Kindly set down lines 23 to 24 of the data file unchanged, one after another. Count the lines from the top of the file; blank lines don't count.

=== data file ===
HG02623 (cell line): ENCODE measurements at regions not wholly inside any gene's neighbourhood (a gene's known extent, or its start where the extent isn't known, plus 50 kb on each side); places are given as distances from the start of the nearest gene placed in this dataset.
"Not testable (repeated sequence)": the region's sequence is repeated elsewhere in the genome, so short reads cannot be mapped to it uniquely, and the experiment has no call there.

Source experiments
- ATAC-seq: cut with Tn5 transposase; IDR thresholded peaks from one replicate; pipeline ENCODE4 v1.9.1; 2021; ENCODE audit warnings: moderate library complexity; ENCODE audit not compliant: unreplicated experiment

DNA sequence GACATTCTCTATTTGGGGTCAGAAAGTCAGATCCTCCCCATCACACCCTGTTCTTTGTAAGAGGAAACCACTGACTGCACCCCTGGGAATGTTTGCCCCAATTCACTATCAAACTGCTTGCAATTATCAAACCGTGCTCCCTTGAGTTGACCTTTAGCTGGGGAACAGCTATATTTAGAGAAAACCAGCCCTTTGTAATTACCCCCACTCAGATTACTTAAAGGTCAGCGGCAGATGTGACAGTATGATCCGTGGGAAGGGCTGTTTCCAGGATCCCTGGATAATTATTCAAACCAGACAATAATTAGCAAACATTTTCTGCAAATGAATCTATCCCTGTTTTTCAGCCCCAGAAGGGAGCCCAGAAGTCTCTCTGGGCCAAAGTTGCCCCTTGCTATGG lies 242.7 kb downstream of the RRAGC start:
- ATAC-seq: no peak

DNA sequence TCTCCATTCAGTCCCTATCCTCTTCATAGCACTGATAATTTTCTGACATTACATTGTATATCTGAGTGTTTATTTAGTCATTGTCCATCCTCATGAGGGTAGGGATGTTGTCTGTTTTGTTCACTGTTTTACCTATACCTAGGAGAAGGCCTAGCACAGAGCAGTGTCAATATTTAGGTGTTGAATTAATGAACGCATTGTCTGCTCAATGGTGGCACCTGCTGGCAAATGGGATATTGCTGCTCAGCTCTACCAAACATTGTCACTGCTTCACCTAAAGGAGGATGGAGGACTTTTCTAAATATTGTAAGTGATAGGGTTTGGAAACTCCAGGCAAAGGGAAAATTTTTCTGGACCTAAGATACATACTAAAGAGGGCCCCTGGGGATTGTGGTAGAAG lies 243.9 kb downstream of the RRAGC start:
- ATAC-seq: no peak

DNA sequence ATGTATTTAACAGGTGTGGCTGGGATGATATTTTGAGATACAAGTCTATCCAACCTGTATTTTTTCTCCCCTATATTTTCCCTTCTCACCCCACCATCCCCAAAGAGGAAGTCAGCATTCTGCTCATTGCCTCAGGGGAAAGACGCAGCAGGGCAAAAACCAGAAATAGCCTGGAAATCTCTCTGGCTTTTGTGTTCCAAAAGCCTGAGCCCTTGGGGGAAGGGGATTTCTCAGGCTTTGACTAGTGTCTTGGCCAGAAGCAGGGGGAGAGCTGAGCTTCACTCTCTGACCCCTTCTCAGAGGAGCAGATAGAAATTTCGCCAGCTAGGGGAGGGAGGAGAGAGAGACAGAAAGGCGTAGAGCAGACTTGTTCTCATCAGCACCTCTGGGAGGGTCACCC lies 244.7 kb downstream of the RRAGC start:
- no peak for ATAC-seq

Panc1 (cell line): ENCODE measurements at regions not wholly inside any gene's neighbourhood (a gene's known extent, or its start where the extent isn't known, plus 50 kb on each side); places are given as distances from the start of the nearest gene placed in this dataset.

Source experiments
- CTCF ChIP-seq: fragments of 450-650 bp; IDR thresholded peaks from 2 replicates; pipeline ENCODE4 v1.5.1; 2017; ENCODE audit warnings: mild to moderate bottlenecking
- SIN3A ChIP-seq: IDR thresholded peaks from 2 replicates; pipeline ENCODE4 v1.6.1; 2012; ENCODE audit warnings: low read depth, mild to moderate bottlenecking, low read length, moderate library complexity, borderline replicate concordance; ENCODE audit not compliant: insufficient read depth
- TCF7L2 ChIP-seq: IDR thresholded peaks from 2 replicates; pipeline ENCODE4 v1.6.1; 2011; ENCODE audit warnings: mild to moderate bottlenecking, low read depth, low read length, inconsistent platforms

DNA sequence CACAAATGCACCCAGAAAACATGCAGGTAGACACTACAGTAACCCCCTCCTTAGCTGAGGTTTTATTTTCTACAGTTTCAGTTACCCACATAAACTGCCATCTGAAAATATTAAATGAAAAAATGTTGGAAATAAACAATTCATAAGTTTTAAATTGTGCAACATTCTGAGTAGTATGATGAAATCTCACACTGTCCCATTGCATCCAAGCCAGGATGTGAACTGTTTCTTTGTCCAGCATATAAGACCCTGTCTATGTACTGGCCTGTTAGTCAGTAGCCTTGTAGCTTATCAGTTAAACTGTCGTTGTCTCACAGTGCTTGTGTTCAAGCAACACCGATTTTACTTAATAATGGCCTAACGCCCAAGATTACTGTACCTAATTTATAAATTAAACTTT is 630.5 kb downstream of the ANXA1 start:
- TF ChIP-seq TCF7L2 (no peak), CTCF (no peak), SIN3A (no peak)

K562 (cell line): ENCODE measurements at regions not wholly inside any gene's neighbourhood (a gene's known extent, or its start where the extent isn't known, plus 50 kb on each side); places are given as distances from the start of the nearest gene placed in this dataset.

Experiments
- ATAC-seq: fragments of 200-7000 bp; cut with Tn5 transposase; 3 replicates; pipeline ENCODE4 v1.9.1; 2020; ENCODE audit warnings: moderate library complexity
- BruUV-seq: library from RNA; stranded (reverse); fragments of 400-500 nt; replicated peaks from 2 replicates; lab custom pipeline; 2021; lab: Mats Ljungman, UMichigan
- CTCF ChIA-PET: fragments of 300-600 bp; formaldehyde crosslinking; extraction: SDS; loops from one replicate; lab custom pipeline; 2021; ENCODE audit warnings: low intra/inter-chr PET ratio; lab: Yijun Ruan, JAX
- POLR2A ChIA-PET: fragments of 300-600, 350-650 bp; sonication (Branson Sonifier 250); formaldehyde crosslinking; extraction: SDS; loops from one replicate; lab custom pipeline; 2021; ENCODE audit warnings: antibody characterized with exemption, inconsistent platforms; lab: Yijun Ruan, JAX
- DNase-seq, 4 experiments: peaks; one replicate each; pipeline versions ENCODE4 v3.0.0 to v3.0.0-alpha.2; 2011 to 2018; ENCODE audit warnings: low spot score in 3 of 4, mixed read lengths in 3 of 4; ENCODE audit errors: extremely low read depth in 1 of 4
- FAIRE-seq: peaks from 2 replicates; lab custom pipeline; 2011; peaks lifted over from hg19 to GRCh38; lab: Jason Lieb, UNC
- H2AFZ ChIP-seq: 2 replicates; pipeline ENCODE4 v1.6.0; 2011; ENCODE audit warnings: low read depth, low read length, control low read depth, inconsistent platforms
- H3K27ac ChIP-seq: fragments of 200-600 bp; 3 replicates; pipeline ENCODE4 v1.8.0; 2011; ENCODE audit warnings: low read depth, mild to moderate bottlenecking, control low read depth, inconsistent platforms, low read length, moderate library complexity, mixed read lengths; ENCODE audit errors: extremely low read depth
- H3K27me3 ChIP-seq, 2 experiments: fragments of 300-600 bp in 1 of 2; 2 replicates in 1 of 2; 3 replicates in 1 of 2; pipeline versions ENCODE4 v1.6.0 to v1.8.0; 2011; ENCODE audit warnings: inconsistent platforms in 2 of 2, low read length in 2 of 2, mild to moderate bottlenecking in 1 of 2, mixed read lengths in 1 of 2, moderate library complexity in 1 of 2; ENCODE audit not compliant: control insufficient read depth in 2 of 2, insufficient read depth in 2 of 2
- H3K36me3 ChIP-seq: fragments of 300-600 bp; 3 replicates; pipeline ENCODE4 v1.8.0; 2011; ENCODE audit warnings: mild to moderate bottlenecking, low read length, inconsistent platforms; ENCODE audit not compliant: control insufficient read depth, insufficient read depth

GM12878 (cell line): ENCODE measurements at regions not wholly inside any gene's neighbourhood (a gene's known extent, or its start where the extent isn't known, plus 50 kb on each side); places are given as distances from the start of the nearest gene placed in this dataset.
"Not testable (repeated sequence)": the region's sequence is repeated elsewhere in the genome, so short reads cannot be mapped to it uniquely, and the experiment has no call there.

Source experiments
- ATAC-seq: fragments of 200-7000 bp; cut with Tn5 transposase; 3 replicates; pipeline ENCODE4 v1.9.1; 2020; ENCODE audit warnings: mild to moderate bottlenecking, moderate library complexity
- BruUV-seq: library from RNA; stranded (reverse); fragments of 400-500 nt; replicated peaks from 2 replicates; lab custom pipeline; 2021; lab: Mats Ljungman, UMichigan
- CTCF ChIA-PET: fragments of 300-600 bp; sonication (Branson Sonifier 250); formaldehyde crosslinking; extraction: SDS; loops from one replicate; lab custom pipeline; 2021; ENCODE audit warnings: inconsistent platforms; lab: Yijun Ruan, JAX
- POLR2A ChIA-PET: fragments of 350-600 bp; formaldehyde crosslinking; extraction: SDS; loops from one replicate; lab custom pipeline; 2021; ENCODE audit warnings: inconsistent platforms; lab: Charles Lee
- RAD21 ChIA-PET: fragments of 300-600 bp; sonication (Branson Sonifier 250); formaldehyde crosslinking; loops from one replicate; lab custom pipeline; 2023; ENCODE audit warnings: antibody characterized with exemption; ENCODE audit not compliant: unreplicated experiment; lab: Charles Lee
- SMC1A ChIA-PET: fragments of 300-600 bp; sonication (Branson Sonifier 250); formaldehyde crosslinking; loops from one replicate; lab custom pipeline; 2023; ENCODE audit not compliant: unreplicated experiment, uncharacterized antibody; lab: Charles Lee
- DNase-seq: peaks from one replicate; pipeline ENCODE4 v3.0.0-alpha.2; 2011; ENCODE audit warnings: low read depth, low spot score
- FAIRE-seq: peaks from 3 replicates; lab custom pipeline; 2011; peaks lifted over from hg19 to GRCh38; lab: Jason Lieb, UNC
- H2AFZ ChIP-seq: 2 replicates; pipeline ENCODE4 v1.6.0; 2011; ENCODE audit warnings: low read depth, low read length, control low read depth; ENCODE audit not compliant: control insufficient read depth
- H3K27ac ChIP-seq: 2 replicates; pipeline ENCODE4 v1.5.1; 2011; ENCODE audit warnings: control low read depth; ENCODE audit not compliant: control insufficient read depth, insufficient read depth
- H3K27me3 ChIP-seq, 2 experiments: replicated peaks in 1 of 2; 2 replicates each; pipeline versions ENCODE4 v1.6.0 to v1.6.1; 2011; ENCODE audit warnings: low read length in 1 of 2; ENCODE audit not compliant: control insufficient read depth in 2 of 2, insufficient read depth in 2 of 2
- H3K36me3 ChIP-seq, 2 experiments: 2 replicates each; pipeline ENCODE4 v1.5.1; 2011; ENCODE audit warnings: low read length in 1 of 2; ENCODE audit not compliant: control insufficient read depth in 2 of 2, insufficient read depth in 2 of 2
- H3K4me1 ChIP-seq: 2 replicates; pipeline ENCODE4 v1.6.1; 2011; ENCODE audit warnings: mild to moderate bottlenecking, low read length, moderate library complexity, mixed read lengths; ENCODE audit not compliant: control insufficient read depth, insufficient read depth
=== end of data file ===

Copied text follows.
- POLR2A ChIA-PET: fragments of 300-600, 350-650 bp; sonication (Branson Sonifier 250); formaldehyde crosslinking; extraction: SDS; loops from one replicate; lab custom pipeline; 2021; ENCODE audit warnings: antibody characterized with exemption, inconsistent platforms; lab: Yijun Ruan, JAX
- DNase-seq, 4 experiments: peaks; one replicate each; pipeline versions ENCODE4 v3.0.0 to v3.0.0-alpha.2; 2011 to 2018; ENCODE audit warnings: low spot score in 3 of 4, mixed read lengths in 3 of 4; ENCODE audit errors: extremely low read depth in 1 of 4